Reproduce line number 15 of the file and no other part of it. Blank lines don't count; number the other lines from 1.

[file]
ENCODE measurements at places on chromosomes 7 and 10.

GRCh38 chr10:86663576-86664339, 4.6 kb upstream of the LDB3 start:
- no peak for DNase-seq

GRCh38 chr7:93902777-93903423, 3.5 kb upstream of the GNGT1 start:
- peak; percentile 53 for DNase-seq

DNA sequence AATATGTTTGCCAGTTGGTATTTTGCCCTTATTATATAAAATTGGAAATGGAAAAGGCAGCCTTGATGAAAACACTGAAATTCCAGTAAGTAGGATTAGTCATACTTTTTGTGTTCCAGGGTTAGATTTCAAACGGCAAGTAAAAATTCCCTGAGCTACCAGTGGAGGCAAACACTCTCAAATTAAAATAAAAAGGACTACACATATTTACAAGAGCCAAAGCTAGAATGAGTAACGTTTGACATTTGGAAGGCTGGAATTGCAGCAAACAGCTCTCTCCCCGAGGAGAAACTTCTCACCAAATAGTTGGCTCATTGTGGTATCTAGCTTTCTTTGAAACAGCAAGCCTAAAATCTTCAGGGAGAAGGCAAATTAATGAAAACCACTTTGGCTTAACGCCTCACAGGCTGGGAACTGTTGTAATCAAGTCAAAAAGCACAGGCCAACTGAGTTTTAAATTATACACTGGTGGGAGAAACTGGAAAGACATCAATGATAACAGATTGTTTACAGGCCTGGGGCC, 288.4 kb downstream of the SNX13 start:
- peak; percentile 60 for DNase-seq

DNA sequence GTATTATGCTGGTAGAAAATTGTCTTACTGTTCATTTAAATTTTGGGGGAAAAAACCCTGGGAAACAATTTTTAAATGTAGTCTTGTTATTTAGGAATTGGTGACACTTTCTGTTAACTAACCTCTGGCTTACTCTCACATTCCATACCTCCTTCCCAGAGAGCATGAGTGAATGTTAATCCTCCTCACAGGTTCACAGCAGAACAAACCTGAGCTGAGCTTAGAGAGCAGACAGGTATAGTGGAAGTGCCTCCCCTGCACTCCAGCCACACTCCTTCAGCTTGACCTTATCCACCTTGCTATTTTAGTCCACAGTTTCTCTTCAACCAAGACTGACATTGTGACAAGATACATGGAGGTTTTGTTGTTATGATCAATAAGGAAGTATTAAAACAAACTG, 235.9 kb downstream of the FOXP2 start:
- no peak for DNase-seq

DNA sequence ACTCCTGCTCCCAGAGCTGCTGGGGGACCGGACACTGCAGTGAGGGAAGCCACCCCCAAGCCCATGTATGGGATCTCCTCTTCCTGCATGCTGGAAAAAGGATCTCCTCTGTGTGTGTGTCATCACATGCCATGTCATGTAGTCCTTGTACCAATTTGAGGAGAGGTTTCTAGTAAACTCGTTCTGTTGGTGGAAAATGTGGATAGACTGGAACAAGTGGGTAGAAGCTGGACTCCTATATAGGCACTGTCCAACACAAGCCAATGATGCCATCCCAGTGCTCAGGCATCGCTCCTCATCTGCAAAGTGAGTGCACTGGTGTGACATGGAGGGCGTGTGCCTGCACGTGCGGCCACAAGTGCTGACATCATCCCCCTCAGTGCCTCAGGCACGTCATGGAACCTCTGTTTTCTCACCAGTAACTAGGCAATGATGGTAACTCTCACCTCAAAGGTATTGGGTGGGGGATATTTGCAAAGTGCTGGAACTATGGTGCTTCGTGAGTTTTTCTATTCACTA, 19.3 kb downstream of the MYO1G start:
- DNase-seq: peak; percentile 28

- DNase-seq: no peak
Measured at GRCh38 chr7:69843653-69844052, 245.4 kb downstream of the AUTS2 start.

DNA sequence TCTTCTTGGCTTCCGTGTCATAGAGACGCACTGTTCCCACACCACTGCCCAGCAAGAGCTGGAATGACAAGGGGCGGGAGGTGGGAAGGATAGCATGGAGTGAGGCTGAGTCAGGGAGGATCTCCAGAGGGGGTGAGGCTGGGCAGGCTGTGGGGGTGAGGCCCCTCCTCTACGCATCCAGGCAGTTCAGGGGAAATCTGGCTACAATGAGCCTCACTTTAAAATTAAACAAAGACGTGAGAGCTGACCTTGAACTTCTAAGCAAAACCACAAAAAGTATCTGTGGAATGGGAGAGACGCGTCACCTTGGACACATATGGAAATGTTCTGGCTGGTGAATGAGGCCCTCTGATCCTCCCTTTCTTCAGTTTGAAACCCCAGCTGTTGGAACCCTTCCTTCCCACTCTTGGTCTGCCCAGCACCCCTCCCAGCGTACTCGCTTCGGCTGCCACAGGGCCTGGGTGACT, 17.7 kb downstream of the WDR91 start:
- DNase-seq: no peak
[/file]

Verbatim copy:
- DNase-seq: no peak